Thus, one can live and work faithlessly in a country where most people are faithful, both those who believe in God and those who believe in grand theories of emancipation!!! However, this drastically changes the way one works for social and economic justice. Throughout my three decades as an activist, I have never sold dreams to anyone. I have always said that there is no guarantee that we will achieve whatever we have set out to do. Sometimes we gain some small victories but largely we have not been able to reform the unjust nature of centralised human society. So while Samson was eyeless in Gaza and relied on his faith, I am faithless in India and rely on my eye for rational action!!


MANJIRA said...

Great Piece

Anusha Chaitanya said...

I think your interpretation of the line from Bhagvad Gita is in line with Brahminical thinking though you claim to be faithless and it is quite in contrast to the interpretation of the same line by Kancha Ilaiah who talks about it in relation to Dalitbahujan philosophy. Please see the following extract from Why I am Not a Hindu by Kancha Ilaiah

"There is a simple sentence that repeatedly expresses the philosophy of Dalitbahujans. That simple sentence is rekkaaditeegaani bukkaadadu ('unless the hand works the mouth cannot eat'). This philosophical sentence is not speaking in terms of the hand that holds the bow and arrow as Rama did, or the hand that holds the chakram as Vishnu and Krishna did. It speaks about the hand that holds the plough to furrow the land and the hand that holds the seeds to seed those furrows and the hand that ensures that the plants grow out of those furrows and nurses them till they yield fruits.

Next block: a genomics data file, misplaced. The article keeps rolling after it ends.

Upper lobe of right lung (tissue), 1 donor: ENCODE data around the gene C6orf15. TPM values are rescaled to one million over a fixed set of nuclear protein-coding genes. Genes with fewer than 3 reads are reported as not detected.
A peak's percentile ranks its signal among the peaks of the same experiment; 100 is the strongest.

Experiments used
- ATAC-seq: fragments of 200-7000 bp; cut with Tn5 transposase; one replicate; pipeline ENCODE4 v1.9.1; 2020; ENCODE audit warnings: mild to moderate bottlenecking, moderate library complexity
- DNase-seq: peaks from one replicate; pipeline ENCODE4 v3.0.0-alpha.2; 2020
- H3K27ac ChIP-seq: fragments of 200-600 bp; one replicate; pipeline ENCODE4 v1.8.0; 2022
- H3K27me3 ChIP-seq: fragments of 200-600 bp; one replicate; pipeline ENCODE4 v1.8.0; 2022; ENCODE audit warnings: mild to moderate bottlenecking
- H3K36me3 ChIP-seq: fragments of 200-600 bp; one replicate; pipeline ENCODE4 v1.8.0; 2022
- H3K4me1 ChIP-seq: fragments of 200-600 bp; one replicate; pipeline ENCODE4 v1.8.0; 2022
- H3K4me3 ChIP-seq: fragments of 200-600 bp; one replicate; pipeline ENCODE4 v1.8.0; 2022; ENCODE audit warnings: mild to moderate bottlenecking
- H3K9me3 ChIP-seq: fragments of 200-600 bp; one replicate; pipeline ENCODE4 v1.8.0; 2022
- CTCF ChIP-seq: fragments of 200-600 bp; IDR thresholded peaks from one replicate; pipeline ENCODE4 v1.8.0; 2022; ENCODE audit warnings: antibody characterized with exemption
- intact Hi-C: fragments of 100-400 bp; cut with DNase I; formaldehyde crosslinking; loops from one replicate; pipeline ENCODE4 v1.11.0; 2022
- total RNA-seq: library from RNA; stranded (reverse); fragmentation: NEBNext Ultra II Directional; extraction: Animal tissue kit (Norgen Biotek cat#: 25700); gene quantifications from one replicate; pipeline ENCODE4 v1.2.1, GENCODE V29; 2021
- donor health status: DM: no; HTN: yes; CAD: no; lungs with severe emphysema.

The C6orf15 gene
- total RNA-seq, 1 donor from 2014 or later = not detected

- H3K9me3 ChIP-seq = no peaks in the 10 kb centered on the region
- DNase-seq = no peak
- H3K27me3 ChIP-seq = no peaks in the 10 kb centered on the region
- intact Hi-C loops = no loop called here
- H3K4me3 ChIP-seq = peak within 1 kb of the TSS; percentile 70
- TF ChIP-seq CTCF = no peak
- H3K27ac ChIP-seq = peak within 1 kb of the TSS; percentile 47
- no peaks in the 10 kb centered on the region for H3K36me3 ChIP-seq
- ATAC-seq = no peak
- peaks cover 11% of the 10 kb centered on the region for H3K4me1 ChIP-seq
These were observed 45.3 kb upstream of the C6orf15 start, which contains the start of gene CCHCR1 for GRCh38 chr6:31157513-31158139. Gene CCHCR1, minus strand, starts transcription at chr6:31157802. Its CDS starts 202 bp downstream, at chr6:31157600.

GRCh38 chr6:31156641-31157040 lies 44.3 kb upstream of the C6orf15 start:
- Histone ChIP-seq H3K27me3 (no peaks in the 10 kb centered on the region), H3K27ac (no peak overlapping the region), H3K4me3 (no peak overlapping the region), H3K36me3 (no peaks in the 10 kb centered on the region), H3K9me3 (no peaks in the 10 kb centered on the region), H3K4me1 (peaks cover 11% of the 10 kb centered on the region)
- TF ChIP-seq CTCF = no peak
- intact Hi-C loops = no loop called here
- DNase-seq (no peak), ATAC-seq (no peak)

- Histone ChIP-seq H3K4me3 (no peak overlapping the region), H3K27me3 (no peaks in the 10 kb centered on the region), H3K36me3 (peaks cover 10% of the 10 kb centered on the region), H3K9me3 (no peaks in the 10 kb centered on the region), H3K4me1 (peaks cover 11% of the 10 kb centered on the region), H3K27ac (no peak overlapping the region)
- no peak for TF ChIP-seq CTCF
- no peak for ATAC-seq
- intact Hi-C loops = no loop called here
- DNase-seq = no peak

Do these toiling people know that the Bhagavad Gita, one of the Hindu texts, has a philosophy which is the exact opposite? Do they know that the text also speaks its philosophy in one poetic stanza, but what is that philosophical stanza? 'You have the right to work but not to the fruits.' I too would not have understood the meaning of this stanza if a foreigner had not translated the Gita into English. It is our people's misfortune that the priest who extract dakshina from them on every occasion that he visits them, never tells them about this sentence contained in the philosophy of the Other. It establishes an ideology which says that our masses must work, but they must not aspire to enjoy the fruits of that work. Where ought those fruits to go? The Hindu system established a network of institutions to siphon the fruits